In “The Water Bears” by Kim Baker, Newt Gomez lives on an almost magical island, Murphy Island, with his family. The island had been a resort with unusual animals and a carnival atmosphere, and now a school is housed in what were the resort buildings. In the middle of the island is Gertrude Lake, where a Loch Ness-type creature named Marvelo is said to live. Newt’s father says he’s seen it, but Newt doesn’t believe it exists.Continue reading
No one writes better YA sci-fi than Amie Kaufman and Jay Kristoff. Kaufman wrote the thrilling “The Unearthed” duology with Meagan Spooner and Kristoff wrote the very unique and dystopian “The Lifelike Trilogy.”
They wowed fans with the first book in this trilogy, and in “Aurora Burning,” the sequel to “Aurora Rising,” Kaufman and Kristoff take the story to new heights. They also leave readers on a cliffhanger that’s higher and more deadly than most cliffhanger endings. So if you hate cliffhangers, you might want to wait for the third book to come out and read them one right after another. Although maybe it’s better to be like the characters in this futuristic adventure and jump right in.
In “Of Mutts and Men,” the charming man and dog duo of Chet and Bernie are solving crimes together again, courtesy of Spencer Quinn, who writes as fabulous a dog narrative as anyone. Chet is the four-legged narrator who allows us to participate, albeit virtually, in how the two intrepid detectives solve the crime of one Wendell Nero, a hydrologist who was found with his throat cut, while working at the remote Dollhouse Canyon.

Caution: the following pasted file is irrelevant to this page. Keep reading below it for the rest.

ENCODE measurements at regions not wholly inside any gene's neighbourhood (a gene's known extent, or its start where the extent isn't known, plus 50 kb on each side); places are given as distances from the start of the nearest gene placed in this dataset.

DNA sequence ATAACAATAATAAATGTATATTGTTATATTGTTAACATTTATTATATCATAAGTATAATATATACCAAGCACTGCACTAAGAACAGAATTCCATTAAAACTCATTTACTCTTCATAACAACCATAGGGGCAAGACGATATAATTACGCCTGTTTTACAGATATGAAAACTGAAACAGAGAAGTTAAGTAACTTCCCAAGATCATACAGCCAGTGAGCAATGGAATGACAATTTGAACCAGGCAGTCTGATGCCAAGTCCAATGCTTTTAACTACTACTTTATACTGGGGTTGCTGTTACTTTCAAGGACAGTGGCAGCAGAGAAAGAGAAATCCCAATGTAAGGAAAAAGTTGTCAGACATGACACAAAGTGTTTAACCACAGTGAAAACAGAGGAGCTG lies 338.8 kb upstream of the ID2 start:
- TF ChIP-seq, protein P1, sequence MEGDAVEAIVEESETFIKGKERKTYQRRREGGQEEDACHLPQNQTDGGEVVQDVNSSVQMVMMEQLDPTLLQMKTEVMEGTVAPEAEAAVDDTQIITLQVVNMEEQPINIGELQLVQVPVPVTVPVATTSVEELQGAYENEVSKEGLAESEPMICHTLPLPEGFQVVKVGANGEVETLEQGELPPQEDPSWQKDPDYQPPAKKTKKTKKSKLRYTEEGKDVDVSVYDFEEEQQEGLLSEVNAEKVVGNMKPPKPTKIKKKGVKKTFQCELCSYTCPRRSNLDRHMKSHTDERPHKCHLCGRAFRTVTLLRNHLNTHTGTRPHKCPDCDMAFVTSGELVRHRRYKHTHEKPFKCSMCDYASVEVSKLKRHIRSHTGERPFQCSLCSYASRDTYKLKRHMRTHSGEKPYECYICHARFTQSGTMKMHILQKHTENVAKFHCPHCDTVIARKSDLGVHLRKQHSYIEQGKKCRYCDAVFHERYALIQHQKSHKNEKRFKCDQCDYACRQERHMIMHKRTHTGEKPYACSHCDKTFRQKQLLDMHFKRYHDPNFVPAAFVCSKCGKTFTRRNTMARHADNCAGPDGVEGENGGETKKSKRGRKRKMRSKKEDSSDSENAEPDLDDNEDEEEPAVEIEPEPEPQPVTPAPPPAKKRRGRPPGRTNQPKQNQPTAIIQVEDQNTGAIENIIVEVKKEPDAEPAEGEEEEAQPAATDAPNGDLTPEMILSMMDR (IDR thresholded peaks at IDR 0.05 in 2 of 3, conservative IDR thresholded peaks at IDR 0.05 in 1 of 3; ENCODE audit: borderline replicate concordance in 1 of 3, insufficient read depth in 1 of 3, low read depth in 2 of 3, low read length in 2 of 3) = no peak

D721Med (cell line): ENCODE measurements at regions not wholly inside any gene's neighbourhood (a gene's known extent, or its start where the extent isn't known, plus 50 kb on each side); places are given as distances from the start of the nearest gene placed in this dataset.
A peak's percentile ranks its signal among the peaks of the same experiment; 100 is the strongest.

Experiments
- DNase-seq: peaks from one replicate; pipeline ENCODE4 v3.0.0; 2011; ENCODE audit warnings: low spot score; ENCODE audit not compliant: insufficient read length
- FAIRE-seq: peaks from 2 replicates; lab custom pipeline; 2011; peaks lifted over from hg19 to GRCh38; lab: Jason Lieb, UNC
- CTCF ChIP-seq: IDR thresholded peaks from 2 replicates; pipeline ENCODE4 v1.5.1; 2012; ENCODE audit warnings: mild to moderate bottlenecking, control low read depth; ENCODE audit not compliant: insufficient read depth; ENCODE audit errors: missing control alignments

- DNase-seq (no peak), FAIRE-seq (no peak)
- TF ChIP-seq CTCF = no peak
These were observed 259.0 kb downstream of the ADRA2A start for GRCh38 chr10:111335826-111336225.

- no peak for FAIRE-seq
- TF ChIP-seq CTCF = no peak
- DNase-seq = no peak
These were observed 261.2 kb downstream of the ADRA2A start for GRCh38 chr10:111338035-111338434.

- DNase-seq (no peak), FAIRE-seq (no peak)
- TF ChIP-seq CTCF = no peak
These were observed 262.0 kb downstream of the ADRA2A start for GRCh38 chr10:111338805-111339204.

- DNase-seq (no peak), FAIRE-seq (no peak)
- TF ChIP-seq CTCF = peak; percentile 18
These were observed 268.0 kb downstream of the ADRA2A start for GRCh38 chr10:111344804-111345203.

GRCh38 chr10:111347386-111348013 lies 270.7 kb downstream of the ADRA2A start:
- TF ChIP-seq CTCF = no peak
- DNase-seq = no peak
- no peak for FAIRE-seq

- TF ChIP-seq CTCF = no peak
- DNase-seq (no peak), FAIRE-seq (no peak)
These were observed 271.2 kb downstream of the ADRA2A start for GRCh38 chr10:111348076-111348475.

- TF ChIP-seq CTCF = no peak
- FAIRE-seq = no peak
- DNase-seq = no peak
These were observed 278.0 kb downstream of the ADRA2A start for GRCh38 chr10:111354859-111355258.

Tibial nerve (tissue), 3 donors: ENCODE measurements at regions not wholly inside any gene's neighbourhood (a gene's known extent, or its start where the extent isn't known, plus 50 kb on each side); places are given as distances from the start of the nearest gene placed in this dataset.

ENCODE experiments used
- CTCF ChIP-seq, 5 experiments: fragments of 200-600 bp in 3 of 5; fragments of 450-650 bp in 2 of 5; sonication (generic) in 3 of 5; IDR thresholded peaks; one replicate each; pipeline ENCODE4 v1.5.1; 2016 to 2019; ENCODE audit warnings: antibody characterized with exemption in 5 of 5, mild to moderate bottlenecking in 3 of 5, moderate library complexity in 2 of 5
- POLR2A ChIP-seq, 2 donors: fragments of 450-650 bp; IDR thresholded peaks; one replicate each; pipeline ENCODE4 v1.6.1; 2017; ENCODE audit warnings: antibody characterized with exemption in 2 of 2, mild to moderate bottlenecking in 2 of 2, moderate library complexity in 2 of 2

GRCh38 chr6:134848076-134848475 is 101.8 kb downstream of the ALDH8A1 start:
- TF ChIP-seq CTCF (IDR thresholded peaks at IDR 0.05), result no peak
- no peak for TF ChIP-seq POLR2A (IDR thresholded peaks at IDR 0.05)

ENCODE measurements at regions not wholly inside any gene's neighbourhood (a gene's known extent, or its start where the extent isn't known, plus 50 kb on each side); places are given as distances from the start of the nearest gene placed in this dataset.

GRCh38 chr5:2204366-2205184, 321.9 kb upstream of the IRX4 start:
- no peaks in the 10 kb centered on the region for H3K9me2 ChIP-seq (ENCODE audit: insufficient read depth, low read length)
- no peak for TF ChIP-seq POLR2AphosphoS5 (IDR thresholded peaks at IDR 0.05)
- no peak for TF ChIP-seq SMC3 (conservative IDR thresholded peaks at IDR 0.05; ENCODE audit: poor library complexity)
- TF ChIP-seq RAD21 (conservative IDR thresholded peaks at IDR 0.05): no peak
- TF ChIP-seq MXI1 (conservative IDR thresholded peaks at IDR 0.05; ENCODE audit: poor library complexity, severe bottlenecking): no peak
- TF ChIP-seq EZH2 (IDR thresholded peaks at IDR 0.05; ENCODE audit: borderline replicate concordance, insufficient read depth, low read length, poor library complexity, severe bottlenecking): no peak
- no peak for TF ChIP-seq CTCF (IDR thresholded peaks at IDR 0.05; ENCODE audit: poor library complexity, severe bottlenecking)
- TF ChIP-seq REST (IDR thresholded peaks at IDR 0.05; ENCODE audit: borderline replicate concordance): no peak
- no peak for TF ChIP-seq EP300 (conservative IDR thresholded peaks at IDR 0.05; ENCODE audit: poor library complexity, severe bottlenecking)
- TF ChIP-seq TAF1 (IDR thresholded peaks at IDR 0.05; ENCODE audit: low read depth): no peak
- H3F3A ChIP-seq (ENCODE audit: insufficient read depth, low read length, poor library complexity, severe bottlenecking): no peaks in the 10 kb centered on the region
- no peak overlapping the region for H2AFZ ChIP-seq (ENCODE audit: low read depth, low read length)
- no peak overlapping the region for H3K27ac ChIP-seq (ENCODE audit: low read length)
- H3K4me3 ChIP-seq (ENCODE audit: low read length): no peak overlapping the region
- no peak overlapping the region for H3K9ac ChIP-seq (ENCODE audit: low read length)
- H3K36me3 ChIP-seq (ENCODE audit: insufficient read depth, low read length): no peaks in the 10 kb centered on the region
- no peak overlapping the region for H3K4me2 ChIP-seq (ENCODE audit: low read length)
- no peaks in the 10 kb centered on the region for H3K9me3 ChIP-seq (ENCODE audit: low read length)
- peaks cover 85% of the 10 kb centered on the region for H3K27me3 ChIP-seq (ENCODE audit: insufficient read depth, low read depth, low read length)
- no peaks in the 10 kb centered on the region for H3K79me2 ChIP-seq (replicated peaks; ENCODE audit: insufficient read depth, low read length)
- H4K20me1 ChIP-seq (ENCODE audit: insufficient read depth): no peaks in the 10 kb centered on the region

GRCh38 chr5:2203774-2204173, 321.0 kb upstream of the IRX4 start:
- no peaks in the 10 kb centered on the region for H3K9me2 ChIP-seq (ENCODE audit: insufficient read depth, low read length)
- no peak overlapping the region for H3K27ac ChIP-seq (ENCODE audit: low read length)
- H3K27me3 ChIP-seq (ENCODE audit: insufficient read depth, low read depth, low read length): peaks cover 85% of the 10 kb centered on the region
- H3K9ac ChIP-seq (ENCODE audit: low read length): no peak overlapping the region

“The Rider’s Reign: A Rose Legacy Novel” is the final book in the trilogy that began with “The Rose Legacy,” the book that is also the title of the three-book series. In it we learn of a world in which some humans can communicate with horses. And any horse-loving human reading this trilogy would only wish that this was, indeed, a real thing. Talking to horses — how amazing would that be?
Remember Bob, the scrawny little dog with lots of bravado who was Ivan and Ruby’s buddy in “The One and Only Ivan“? Well, author Katherine Applegate decided that Bob deserved his own story, and “The One and Only Bob” is this survivor’s tale.
First, let’s be clear about one thing: Bob is NOT a good dog. Sure, he’s loving and appreciates his two square meals a day, but don’t expect him to listen or obey commands like “sit” or “leave it.” He’s the first to say that he’s a street dog, and he’s proud of it. His opinion of Hachiko, the dog who waited at the train station for his owner for nine years? “That dog was a ninny. A numskull. A nincompoop.”
Sarah Beth Durst loves fantasy, and she loves cats. In “Catalyst,” she combines those loves to create a kitten that grows and grows and grows. When almost twelve-year-old Zoe finds the tiny kitten, she knows her mother won’t let her keep it. She knows because she wasn’t able to keep any of the other animals she rescued, including the last one, a skunk.
The Dean Koontz book that got me hooked on him was “The Watchers,” and the dog in that book, a brilliant golden retriever, thoroughly enchanted me. In “Devoted,” Koontz creates a dog, and then a network of dogs who — maybe, he hints — descend from that highly intelligent dog. And Kipp, the loyal golden, is the kind of dog every dog lover dreams of having — a dog who understands us completely and can communicate with us freely. Continue reading